Mythological retellings have always been a favourite of mine, and I was really excited to hear about this book since I really enjoyed the author’s previous series. Tales from Greek mythology have been portrayed in many books, but what was different about this one was that it portrays the time before the Greek gods, when the Titans still ruled, which I have never seen before. There are of course, certain liberties taken with the facts, but fans of the originals will still find recognizable threads.
I loved the writing style and narration, both a significant improvement from The Hundredth Queen series. Althea is a great protagonist who does not hesitate to defend for herself and her sisters, and she really stands out as a strong character in this society where women have no rights. The author has done a great job narrating a story we already know while adding some interesting new twists to the tale, and after that action-packed ending, I can’t wait to see what happens in book two! This was a solid start to a new series, fast paced and a thoroughly entertaining read and I would highly recommend it!
Publishing Date: March 1st, 2021 (47North)
Yes No Maybe So | Becky Albertalli & Aisha Saeed
Jamie Goldberg is cool with volunteering for his local state senate candidate—as long as he’s behind the scenes. When it comes to speaking to strangers (or, let’s face it, speaking at allto almost anyone), Jamie’s a choke artist. There’s no way he’d ever knock on doors to ask people for their votes…until he meets Maya.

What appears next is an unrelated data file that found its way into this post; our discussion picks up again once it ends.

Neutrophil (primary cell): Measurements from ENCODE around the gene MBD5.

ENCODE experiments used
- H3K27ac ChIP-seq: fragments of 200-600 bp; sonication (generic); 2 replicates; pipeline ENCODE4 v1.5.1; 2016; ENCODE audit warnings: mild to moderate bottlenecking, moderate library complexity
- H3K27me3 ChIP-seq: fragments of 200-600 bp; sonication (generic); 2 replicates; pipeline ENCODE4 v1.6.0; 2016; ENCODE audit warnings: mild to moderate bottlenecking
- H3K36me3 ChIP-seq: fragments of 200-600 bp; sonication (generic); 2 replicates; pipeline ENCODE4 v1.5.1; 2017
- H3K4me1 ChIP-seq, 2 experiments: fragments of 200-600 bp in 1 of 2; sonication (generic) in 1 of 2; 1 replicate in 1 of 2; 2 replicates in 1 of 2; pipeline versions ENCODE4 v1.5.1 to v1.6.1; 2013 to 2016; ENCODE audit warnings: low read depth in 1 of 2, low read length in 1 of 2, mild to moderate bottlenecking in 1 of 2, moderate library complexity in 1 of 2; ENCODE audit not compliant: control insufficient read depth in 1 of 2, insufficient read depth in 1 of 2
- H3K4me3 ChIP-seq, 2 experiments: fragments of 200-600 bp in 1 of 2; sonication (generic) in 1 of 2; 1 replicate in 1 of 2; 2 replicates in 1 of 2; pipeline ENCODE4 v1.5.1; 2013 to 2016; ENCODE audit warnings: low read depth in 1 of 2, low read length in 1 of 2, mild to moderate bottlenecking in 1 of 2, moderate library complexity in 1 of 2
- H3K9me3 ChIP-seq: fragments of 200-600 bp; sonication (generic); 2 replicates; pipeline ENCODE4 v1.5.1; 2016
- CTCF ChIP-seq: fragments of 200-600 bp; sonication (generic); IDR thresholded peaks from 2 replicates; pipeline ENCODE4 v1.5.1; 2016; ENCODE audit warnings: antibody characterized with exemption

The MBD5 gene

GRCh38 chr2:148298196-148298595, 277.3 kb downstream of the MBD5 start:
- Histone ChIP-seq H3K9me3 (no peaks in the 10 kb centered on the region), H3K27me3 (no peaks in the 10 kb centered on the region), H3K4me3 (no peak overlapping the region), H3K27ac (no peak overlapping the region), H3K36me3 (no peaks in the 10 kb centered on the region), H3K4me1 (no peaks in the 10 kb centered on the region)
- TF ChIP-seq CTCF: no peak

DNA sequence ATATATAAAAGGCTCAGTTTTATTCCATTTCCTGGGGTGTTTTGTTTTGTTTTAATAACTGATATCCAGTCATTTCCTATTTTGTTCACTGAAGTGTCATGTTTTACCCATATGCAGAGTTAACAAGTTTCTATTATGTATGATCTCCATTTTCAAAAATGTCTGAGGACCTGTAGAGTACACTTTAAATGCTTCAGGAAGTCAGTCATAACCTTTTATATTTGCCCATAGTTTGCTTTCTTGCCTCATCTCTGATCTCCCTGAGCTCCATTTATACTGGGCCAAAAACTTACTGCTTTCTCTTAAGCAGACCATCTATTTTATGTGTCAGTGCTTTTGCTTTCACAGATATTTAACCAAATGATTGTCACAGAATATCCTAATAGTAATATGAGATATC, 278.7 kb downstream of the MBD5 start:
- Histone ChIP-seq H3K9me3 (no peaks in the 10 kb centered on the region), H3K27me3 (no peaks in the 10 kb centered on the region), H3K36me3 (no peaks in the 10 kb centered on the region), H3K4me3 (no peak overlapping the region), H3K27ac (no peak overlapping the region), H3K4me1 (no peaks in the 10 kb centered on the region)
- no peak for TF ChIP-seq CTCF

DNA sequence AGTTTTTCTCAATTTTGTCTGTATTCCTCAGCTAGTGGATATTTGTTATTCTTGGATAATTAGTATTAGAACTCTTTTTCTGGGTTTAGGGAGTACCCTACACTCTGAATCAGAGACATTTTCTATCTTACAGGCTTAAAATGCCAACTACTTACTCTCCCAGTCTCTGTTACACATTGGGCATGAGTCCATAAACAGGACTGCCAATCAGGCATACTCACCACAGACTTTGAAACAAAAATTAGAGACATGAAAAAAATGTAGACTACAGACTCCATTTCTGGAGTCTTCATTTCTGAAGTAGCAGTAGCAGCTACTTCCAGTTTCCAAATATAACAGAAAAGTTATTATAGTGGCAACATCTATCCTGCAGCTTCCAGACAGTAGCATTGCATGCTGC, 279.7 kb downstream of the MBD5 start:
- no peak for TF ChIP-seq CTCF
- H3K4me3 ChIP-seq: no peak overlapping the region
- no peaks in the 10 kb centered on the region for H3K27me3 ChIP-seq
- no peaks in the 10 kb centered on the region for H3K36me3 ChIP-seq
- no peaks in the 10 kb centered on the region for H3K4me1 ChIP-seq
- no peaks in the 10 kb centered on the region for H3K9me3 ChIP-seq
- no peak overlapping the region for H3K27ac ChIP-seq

Maya Rehman’s having the worst Ramadan ever. Her best friend is too busy to hang out, her summer trip is canceled, and now her parents are separating. Why her mother thinks the solution to her problems is political canvassing—with some awkward dude she hardly knows—is beyond her.
Going door to door isn’t exactly glamorous, but maybe it’s not the worst thing in the world. After all, the polls are getting closer—and so are Maya and Jamie. Mastering local activism is one thing. Navigating the cross-cultural romance of the century is another thing entirely. Goodreads
Contemporary novels are a genre I’m very picky about, but with all the rave reviews I’d seen of this, I just had to pick it up and I can’t believe I waited so long to read this book! It has been a while since I read a Becky Albertalli book, but this reminded me of why I enjoy them so much. I went into this book expecting a cute romance – and it was, but it was also so much more than that. Since Jamie and Maya are canvassing for a political campaign, politics is naturally the major topic, but this book also addresses several rather delicate issues like religion and racism, and I was very impressed with the way it was handled.
It sends a lovely message about how you can stand up for your beliefs and make a difference even if you are too young to vote. Jamie and Maya were such likeable characters and it was easy to get invested in their stories. Jamie and Maya’s romance was adorably awkward, and I just loved seeing it develop, it was so gradual and realistic. This is a very relevant book in present day in so many ways and it’s a must read, even if, like me, you’re not generally a fan of contemporary novels. Highly recommended!
Publishing Date: February 4th, 2020 (Balzer + Bray)
Have you read any of these books or do you plan to? I’d love to hear your thoughts on them!